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Documents on Germany, 1944-1959 : background documents on Germany, 1944-1959, and a chronology of political developments affecting Berlin, 1945-1956
(1959)

Note from the Soviet Deputy Foreign Minister (Kuznetsov) to the American Ambassador (Thompson), on European security, July 15, 1958,   pp. 292-297 PDF (2.7 MB)


Page 295

DOCUMENTS ON GERMANY, 1944-59
The Government of the USSR, of course, knows that the govern-
ments of many Western European states, and also the USA, retain
points of view different from its own on the reasons which have led
to the present tension in Europe, just as in regard to the suitable
measures for lessening this tension in the relations among European
states.
Nevertheless, despite this, it is indisputable that the situation in
Europe demands that the governments of the European countries
rise above the present disagreements. Polemics not reinforced with
real constructive steps, can of themselves neither stop the falling
bombs nor lessen the force of their explosions. It cannot be allowed
that disagreements disturb the sober contemplation of the facts which
-today fill Europeans with the feeling of deep alarm, and hide the
-most important thing-the necessity of earnestly and patiently seek-
:ing an agreement on concrete steps leading to the establishment of
lasting peace in Europe.
As is well known, in the period between the two world wars the
'plans of guaranteeing security in Europe and the organization of
general European cooperation suffered ruin above all because agree-
ment was not achieved among the leading states which had the most
powerful armed forces and whose united efforts would have made
-aggression impossible. In the opinion of the Soviet Government, it
'is necessary to study that period of history and not to repeat the
-serious errors of the past.
It is no longer necessary now to prove that the attempts to sub-
*stitute for the solution of the tasks facing Europe as a whole the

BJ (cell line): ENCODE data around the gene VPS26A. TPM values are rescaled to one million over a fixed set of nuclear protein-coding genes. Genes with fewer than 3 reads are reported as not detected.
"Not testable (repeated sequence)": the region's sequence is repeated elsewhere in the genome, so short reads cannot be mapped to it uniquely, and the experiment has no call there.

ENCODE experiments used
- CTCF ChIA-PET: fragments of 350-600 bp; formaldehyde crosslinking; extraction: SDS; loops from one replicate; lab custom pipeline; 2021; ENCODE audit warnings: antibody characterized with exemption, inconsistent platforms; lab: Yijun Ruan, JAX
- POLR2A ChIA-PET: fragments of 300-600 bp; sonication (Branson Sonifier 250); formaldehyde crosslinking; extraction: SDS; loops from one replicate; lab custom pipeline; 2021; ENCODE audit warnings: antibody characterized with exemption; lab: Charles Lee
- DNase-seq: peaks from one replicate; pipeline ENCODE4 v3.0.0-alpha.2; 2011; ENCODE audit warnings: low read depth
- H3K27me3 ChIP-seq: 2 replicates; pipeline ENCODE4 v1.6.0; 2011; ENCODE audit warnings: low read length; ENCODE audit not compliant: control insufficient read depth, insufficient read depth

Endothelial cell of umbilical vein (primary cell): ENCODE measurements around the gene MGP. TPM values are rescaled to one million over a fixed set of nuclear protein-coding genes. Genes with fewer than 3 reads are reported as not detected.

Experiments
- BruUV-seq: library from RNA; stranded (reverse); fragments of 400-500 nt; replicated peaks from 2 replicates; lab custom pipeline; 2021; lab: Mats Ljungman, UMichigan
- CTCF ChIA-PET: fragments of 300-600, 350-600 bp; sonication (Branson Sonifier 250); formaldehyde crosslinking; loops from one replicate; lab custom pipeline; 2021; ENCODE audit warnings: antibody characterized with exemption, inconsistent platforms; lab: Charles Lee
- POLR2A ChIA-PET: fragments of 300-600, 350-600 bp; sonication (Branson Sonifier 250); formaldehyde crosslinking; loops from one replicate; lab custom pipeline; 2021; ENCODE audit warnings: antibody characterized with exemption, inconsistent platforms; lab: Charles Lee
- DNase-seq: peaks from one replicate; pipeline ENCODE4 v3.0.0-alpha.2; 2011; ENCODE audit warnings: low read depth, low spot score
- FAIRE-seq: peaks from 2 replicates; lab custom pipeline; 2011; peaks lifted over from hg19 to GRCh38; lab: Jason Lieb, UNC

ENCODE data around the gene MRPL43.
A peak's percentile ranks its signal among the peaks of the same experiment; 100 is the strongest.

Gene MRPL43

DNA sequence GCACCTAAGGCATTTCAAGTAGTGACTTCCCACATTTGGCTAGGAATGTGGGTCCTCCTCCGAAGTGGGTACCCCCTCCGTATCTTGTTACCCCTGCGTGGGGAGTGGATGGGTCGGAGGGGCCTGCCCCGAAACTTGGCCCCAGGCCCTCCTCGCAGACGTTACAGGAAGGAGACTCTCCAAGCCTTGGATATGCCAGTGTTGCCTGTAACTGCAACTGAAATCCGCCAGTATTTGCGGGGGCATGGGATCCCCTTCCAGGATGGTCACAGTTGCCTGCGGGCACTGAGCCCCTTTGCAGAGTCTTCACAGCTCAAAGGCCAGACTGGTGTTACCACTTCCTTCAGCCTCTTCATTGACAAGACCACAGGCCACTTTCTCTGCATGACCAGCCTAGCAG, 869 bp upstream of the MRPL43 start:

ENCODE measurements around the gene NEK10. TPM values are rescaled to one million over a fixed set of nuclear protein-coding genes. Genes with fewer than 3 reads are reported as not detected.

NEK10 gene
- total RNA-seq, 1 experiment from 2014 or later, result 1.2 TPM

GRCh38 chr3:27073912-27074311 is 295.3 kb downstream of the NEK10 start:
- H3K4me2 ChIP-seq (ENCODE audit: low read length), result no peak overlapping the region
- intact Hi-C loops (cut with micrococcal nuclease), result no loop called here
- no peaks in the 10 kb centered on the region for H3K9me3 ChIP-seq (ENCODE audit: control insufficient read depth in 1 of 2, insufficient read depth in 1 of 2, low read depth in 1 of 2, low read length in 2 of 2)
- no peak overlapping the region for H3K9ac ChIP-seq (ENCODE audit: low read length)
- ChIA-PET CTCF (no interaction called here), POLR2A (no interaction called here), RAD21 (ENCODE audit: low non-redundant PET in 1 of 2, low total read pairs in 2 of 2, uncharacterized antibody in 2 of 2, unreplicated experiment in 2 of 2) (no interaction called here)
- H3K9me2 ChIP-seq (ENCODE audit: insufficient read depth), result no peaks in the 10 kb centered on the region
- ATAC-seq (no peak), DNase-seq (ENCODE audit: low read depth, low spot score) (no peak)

practice of founding on a narrow, closed basis different unions of
individual European states, like the coal and steel community, the
common market, EURATOM, and so on, lead only to a situation
in which these states more and more are opposed to the other states
of Europe, digging ever deeper the ditch dividing today the Western
part of Europe from the Eastern.
The idea of cooperation of all European states, their drawing to-
,gether in the interests of preserving the peace, of securing the well-
being and flourishing of Europe, has deep roots in history and in the
-present life of European peoples. In the East as well as in the West
-of our continent, the striving for the development of mutual under-
standing and all round intercourse among European states is becom-
ing stronger. The fact in particular that at the XII Session of the
UN all European states and the USA voted for the resolution on
peaceful and good neighborly relations among states testifies in par-
ticular to this.
The Soviet Government considers that the governments of Euro-
,pean states, and the Government of the United States, if they all wish
to stop the dangerous development of events in Europe, should make
-efforts toward working out on a regional basis general European deci-
sions, which in practice could be brought into existence at the present
stage and which could be acceptable for all governments. In this con-
nection it is introducing a proposal on concluding a treaty of friend-
-ship and cooperation by the European states and also by the United
* States.
In the view of the Soviet Government, in such a treaty it would be
advisable to include provisions directed toward warning and warding
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